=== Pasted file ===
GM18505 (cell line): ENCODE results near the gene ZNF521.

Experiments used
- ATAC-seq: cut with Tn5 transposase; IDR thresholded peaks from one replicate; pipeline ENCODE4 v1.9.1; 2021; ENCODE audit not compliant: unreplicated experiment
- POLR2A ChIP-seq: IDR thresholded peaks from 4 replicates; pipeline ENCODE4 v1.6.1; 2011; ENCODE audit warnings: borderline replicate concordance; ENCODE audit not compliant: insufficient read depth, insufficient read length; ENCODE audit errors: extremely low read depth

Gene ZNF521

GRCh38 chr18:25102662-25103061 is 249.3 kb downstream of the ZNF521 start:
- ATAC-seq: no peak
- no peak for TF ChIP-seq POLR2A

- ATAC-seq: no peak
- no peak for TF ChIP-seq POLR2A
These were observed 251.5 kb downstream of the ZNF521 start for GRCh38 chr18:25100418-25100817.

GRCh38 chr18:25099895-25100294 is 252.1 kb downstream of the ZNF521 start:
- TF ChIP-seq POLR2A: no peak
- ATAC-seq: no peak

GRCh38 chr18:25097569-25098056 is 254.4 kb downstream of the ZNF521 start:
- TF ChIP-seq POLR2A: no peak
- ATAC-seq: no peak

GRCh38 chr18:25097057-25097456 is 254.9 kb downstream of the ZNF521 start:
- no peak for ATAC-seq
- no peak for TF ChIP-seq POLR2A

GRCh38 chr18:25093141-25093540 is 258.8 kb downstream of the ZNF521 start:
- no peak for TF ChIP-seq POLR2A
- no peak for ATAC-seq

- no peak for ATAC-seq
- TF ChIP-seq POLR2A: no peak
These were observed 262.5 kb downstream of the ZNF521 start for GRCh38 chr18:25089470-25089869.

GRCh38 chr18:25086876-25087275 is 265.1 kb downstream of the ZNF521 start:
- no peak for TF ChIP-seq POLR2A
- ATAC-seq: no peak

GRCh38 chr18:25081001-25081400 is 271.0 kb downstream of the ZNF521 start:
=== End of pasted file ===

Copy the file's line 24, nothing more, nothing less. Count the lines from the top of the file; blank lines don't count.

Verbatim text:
- no peak for ATAC-seq